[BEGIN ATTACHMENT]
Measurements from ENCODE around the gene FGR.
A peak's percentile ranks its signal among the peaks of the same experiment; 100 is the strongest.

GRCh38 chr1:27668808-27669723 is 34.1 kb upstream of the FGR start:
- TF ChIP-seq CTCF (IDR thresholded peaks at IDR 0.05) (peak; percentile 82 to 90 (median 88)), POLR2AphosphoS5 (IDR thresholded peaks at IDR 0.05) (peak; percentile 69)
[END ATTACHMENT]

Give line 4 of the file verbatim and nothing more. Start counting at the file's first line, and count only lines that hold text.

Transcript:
- TF ChIP-seq CTCF (IDR thresholded peaks at IDR 0.05) (peak; percentile 82 to 90 (median 88)), POLR2AphosphoS5 (IDR thresholded peaks at IDR 0.05) (peak; percentile 69)